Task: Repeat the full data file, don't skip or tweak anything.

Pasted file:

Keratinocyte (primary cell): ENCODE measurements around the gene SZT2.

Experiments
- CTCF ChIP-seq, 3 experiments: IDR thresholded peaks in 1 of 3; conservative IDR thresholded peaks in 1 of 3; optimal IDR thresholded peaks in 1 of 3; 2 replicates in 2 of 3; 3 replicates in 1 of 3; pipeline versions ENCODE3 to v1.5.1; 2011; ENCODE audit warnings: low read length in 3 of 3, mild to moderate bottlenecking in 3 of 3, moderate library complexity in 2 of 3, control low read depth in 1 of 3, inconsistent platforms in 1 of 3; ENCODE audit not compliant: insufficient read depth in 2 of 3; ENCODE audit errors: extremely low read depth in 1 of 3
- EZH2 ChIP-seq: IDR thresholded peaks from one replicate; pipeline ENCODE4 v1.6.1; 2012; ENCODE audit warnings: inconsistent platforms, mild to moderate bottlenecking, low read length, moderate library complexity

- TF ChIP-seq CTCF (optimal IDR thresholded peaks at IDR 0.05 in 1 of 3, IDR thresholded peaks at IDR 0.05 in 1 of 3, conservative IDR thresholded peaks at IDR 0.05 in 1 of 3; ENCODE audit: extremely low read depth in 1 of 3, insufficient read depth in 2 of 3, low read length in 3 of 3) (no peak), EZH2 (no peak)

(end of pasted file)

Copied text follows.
Keratinocyte (primary cell): ENCODE measurements around the gene SZT2.

Experiments
- CTCF ChIP-seq, 3 experiments: IDR thresholded peaks in 1 of 3; conservative IDR thresholded peaks in 1 of 3; optimal IDR thresholded peaks in 1 of 3; 2 replicates in 2 of 3; 3 replicates in 1 of 3; pipeline versions ENCODE3 to v1.5.1; 2011; ENCODE audit warnings: low read length in 3 of 3, mild to moderate bottlenecking in 3 of 3, moderate library complexity in 2 of 3, control low read depth in 1 of 3, inconsistent platforms in 1 of 3; ENCODE audit not compliant: insufficient read depth in 2 of 3; ENCODE audit errors: extremely low read depth in 1 of 3
- EZH2 ChIP-seq: IDR thresholded peaks from one replicate; pipeline ENCODE4 v1.6.1; 2012; ENCODE audit warnings: inconsistent platforms, mild to moderate bottlenecking, low read length, moderate library complexity

- TF ChIP-seq CTCF (optimal IDR thresholded peaks at IDR 0.05 in 1 of 3, IDR thresholded peaks at IDR 0.05 in 1 of 3, conservative IDR thresholded peaks at IDR 0.05 in 1 of 3; ENCODE audit: extremely low read depth in 1 of 3, insufficient read depth in 2 of 3, low read length in 3 of 3) (no peak), EZH2 (no peak)